Eyeball does not equate revenue and consumers get bored quick if your product does not provide meaningful experience.

Ning, a feature-rich social-networking site recently announced that they are phasing out free services.  The website actually has been well received by its user base, with 2.3 million user-created Ning Networks and more than 45 million registered users. According to the Guardian, despite the $120m venture capital backing, Ning does not appear to have made a profit.  Having engaged users is great, unfortunately it is not enough to sustain a business.  Companies need to invest early and enough in coming up with sustainable, if not, innovative monetisation strategy as well.

Bebo, on the other hand, is now facing up to the fate of either being sell-off or product closure.  One apparent reason of Bebo’s downfall is the lack of investment,

At one point, we had 40 engineers when Facebook had something like 2,000.

Bebo is also compounded by the threat that their target demographics (early teens) are notoriously fickle in curating their online brand experience.  4 years ago being on Bebo was hip, now, it’s possibly tacky, as Danad Boyd’s research with American teens on MySpace and Facebook perfectly captures this demographic’s ambivalent attitude towards social media,

Then, I met Kat, a white 14-year-old from a comfortable background.  We were talking about the social media practices of her classmates when I asked her why most of her friends were moving from MySpace to Facebook.  Kat grew noticeably uncomfortable.  She began simply, noting that “MySpace is just old now and it’s boring.”  But then she paused, looked down at the table, and continued.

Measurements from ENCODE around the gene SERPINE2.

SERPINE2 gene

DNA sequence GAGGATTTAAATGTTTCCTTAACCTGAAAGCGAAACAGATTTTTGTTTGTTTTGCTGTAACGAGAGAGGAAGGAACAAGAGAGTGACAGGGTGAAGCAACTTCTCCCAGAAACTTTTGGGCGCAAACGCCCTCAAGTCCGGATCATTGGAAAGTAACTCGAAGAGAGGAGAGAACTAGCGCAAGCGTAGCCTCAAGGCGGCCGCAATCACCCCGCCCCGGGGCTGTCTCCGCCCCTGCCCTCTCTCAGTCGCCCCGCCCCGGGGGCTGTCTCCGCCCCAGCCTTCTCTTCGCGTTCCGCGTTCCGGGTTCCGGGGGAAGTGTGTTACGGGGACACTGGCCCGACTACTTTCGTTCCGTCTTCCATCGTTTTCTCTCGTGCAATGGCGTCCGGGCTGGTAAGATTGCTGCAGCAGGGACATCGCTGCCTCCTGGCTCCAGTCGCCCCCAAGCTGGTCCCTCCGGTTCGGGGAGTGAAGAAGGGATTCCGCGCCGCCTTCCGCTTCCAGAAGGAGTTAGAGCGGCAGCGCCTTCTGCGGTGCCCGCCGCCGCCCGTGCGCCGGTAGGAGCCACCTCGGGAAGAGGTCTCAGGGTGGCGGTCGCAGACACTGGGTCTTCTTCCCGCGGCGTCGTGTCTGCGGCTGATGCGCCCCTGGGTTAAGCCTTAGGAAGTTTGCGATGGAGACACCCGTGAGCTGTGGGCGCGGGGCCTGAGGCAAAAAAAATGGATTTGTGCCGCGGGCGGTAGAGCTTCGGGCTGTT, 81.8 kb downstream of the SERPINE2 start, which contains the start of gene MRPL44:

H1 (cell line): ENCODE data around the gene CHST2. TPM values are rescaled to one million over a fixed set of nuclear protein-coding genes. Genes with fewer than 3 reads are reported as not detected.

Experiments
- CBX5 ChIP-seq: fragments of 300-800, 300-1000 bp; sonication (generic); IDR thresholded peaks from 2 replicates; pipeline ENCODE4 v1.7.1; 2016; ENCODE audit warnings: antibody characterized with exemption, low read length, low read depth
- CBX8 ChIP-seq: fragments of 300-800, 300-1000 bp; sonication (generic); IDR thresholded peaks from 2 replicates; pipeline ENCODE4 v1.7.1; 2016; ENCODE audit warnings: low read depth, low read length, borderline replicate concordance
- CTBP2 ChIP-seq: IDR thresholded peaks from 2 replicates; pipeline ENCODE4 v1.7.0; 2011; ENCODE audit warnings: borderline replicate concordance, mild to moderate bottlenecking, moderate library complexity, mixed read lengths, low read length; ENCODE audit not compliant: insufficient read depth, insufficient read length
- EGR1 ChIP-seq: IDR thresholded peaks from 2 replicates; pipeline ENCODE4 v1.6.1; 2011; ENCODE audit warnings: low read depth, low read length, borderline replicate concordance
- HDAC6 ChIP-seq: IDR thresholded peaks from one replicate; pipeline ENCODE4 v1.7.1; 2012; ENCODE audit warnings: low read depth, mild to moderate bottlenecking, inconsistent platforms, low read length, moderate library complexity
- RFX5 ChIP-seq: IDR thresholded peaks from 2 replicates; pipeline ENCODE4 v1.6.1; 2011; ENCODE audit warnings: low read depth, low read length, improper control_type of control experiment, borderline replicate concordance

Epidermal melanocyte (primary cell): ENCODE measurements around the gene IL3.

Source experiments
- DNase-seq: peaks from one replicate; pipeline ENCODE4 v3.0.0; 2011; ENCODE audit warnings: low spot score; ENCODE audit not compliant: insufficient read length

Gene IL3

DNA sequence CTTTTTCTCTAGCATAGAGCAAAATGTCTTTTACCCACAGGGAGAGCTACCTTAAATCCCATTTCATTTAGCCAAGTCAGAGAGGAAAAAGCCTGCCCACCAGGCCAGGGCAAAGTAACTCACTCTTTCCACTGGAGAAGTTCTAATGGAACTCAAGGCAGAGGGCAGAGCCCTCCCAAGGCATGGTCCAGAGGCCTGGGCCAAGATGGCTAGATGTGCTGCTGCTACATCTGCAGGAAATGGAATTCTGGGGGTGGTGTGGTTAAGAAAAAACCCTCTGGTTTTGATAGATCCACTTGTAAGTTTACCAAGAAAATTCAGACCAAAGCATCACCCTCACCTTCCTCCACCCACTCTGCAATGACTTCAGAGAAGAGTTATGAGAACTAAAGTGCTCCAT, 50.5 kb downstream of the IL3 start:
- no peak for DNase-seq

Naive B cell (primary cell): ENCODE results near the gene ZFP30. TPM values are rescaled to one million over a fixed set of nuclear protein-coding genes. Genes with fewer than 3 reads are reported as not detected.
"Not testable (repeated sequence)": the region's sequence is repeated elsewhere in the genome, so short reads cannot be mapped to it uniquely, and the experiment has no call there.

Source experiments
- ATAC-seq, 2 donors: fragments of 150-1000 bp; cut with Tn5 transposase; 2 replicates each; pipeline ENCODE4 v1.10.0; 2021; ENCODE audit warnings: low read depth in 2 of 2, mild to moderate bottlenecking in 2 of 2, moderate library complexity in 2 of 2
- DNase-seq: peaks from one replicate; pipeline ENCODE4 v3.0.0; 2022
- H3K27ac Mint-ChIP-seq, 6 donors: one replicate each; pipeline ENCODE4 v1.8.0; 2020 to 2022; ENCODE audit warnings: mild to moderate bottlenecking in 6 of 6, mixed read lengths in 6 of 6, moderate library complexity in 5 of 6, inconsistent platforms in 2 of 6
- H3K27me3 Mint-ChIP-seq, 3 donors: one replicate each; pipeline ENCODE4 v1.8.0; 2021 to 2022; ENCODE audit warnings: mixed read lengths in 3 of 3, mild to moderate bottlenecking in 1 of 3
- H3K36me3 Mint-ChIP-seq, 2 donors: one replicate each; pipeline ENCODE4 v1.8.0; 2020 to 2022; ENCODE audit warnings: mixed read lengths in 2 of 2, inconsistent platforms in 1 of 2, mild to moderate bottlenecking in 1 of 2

“It’s not really racist, but I guess you could say that.  I’m not really into racism, but I think that MySpace now is more like ghetto or whatever.” – Kat

Important lesson to learn for business is that the key to sustained business success is to keep your brand relevant to your target demographics.  Getting to the top is not easy, but staying at the top is even a bigger challenge.

 

2 Responses to What can we learn from Ning and Bebo?

  1. [...] Hacking the Good days… :: What can we learn from Ning and Bebo? [...]

  2. Steve Hayes says:

    Ning should have worked out a way of using their viewers and users to generate advertising revenue. As it is, they will lose the majority of them, and their future is pretty bleak. The majority of the free sites will close rather than go through the schlepp of paying for dubious benefits. The bigger ones may pay, but that won’t support Ning for much longer.

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